Sharpen your saw / continuous improvement

Being a fully certified ski does not mean that I have stopped training.  The opposite is the case.  Formally, every ski instructor has to attend 2-3 days of training every other year.  Personally, I am always looking for good training opportunities.  These can be formal trainings or skiing with peers and asking them for feedback.  If you want to stay on the cutting edge you have to do something about it.  This means that you always have to sharpen your saw.

Precaution and preparation

Skiing is an outdoor activity.  Weather in the mountains can change within minutes.  There may be a blue sky in the morning and a severe snow storm in the afternoon.  Good ski instructors take necessary precaution for themselves and their client.

Enjoying the environment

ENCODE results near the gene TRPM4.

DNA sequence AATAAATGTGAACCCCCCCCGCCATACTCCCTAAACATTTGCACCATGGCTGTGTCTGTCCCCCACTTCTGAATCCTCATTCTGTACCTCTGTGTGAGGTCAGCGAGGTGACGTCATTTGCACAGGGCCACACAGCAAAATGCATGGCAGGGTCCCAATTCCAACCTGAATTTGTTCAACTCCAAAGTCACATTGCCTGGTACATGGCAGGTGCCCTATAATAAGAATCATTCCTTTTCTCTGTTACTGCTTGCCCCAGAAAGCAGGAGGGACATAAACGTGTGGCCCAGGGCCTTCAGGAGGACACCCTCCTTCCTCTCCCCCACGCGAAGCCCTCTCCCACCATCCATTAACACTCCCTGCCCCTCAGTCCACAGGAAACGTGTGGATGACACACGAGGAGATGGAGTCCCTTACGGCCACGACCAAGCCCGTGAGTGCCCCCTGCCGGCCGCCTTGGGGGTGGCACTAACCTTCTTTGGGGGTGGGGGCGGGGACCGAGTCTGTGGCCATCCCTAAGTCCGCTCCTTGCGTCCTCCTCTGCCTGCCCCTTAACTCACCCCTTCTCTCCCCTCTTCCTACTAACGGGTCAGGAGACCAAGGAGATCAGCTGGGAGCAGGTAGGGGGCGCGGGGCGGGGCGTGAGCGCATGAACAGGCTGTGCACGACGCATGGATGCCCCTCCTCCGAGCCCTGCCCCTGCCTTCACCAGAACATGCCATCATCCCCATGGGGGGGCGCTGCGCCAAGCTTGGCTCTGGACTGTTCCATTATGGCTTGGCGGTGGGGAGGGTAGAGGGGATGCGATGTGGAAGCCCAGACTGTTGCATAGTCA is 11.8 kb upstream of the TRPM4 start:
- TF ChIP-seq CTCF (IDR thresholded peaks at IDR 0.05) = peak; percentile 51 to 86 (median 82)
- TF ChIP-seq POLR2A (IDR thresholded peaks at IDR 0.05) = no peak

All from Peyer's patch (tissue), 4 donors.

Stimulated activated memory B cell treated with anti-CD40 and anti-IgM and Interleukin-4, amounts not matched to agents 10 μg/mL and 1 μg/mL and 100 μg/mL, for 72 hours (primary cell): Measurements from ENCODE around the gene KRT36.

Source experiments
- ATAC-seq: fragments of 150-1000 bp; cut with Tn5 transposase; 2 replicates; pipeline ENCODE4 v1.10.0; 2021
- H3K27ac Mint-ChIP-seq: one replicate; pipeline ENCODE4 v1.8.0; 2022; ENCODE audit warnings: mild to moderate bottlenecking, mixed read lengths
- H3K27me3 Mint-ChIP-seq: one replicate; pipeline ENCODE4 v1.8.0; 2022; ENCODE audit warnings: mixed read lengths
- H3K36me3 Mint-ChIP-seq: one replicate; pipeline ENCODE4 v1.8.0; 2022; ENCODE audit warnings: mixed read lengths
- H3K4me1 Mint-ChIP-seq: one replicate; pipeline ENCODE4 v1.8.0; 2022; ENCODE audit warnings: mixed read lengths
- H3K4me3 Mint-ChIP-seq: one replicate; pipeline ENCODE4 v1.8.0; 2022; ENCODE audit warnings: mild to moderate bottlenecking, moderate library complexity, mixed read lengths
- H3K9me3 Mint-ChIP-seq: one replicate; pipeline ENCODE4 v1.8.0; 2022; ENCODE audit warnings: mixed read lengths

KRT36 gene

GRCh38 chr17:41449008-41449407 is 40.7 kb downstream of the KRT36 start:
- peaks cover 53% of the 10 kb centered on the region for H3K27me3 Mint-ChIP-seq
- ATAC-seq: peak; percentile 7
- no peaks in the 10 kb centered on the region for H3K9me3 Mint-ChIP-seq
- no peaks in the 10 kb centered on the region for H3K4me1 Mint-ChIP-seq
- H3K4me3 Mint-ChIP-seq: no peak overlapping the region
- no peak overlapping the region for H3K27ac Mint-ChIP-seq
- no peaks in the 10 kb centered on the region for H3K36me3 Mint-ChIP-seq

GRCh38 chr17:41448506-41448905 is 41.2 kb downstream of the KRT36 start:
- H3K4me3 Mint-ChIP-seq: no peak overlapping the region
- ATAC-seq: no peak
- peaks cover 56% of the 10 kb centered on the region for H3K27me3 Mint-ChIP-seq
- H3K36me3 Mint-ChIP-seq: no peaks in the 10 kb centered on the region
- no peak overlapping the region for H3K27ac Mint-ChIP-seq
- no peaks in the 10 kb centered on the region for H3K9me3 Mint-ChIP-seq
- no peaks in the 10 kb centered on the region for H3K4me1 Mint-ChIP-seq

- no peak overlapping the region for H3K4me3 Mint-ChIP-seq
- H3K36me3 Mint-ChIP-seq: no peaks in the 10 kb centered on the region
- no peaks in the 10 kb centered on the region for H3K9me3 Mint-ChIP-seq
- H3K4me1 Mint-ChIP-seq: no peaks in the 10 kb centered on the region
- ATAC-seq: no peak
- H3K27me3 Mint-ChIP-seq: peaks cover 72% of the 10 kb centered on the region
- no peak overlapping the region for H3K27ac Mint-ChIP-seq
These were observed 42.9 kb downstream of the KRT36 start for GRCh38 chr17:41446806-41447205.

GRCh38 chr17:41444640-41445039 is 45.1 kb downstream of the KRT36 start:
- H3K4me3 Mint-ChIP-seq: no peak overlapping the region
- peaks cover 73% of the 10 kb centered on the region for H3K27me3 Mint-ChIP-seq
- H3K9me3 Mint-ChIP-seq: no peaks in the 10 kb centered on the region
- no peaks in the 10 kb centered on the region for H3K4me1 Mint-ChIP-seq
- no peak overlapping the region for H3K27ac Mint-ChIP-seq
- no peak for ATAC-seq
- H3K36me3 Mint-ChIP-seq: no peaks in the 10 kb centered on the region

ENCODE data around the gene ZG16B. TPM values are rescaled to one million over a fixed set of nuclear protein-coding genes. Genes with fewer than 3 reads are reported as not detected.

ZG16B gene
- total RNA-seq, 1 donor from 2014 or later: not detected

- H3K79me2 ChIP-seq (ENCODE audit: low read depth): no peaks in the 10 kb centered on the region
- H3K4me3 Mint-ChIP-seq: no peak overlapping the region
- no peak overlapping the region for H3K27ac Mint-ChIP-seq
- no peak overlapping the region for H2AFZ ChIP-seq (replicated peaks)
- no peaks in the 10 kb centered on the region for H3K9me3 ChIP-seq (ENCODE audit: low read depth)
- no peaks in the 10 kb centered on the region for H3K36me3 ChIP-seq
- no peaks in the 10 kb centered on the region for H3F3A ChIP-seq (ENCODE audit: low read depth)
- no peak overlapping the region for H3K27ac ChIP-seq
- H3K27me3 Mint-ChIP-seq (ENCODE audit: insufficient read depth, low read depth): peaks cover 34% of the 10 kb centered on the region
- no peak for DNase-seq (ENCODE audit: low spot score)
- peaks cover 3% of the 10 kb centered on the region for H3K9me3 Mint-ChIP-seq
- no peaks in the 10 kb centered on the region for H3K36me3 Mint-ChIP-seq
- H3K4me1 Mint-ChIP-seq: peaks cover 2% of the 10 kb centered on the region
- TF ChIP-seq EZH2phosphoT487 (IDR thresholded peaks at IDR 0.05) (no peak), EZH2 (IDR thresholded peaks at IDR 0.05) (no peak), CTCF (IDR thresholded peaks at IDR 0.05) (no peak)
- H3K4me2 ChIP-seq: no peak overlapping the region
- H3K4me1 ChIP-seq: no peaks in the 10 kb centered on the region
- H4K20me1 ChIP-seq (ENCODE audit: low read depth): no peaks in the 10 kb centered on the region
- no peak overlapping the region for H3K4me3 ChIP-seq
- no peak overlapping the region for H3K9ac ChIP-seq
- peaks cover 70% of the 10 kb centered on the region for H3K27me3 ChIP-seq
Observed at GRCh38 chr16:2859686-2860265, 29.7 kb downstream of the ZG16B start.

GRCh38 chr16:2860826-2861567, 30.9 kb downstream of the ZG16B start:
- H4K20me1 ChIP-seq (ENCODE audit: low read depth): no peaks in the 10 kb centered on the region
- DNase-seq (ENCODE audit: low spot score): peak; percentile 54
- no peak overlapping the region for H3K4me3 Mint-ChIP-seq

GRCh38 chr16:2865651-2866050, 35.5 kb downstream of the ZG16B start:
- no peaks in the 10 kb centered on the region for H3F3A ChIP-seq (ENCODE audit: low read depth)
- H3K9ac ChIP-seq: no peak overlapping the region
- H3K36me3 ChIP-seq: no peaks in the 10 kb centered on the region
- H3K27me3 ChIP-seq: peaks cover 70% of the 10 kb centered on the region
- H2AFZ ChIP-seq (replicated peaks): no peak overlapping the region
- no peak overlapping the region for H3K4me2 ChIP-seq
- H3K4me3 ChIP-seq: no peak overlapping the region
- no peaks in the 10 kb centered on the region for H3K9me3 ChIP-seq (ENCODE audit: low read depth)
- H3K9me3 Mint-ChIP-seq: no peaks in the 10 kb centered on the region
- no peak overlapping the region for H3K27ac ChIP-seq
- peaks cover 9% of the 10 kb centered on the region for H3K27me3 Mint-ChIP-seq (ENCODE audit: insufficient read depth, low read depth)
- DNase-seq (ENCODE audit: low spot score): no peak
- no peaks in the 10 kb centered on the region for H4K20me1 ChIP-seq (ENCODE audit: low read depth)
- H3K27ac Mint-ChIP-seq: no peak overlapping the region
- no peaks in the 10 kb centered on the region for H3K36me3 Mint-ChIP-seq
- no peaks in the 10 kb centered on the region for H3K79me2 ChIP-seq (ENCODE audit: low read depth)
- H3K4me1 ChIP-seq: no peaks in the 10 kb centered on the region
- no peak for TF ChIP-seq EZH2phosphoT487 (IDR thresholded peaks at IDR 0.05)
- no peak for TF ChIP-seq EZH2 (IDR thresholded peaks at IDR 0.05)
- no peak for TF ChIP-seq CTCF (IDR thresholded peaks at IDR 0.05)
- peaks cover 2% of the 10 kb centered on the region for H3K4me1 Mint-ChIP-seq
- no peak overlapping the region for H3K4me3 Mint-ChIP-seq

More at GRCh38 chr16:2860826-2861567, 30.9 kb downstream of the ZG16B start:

When was the last time you explained to a client “Welcome to my office!” and the client looked at you with awe and said “I wish I could spend some more time here.”  My office when I teach skiing = the mountains and the great outdoors.  They are not “my” office.  I may use the space.  And I am grateful for it.

Identity

Sometimes I wonder what it is that I love so much about skiing and teaching skiing.  Good question.  I believe it that the fact that teaching skiing gives me the opportunity to integrate passion and thus happiness with my work.  It is all one at one point.

Posted in: Empowerment, Happiness, Leadership, Miscellaneous

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Passion = More than just an ingredient to leadership and happiness


In an article entitled “The Secret to Living a Passionate Life” in the book Pearls of Wisdom explain that you don’t have to be a celebrity to live a happy, joyful, fullfilling and successful life.  Everyone can. The key is that you have to know what you are passionate about. “When your life is connected to those passions, it feels meaningful, and when your life has meaning, it is fulfilling.”